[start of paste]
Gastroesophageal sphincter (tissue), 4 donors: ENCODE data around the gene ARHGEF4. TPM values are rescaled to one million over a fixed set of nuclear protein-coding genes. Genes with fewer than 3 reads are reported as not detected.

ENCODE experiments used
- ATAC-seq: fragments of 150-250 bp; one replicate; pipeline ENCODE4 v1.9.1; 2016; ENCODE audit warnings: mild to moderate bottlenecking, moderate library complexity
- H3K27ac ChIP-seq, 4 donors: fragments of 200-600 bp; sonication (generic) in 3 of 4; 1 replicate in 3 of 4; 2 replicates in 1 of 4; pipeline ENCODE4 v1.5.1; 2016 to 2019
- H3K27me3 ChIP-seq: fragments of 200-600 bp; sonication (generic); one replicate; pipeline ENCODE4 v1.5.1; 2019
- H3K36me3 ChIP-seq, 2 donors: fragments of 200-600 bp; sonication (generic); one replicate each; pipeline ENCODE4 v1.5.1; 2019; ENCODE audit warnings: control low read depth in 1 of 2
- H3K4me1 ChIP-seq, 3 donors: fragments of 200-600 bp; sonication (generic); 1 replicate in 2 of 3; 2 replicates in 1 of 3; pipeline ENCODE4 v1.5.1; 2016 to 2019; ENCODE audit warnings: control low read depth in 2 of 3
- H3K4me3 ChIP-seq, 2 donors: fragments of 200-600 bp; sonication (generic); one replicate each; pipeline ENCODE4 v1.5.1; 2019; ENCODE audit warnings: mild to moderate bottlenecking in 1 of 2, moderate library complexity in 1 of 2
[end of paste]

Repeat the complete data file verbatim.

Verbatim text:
Gastroesophageal sphincter (tissue), 4 donors: ENCODE data around the gene ARHGEF4. TPM values are rescaled to one million over a fixed set of nuclear protein-coding genes. Genes with fewer than 3 reads are reported as not detected.

ENCODE experiments used
- ATAC-seq: fragments of 150-250 bp; one replicate; pipeline ENCODE4 v1.9.1; 2016; ENCODE audit warnings: mild to moderate bottlenecking, moderate library complexity
- H3K27ac ChIP-seq, 4 donors: fragments of 200-600 bp; sonication (generic) in 3 of 4; 1 replicate in 3 of 4; 2 replicates in 1 of 4; pipeline ENCODE4 v1.5.1; 2016 to 2019
- H3K27me3 ChIP-seq: fragments of 200-600 bp; sonication (generic); one replicate; pipeline ENCODE4 v1.5.1; 2019
- H3K36me3 ChIP-seq, 2 donors: fragments of 200-600 bp; sonication (generic); one replicate each; pipeline ENCODE4 v1.5.1; 2019; ENCODE audit warnings: control low read depth in 1 of 2
- H3K4me1 ChIP-seq, 3 donors: fragments of 200-600 bp; sonication (generic); 1 replicate in 2 of 3; 2 replicates in 1 of 3; pipeline ENCODE4 v1.5.1; 2016 to 2019; ENCODE audit warnings: control low read depth in 2 of 3
- H3K4me3 ChIP-seq, 2 donors: fragments of 200-600 bp; sonication (generic); one replicate each; pipeline ENCODE4 v1.5.1; 2019; ENCODE audit warnings: mild to moderate bottlenecking in 1 of 2, moderate library complexity in 1 of 2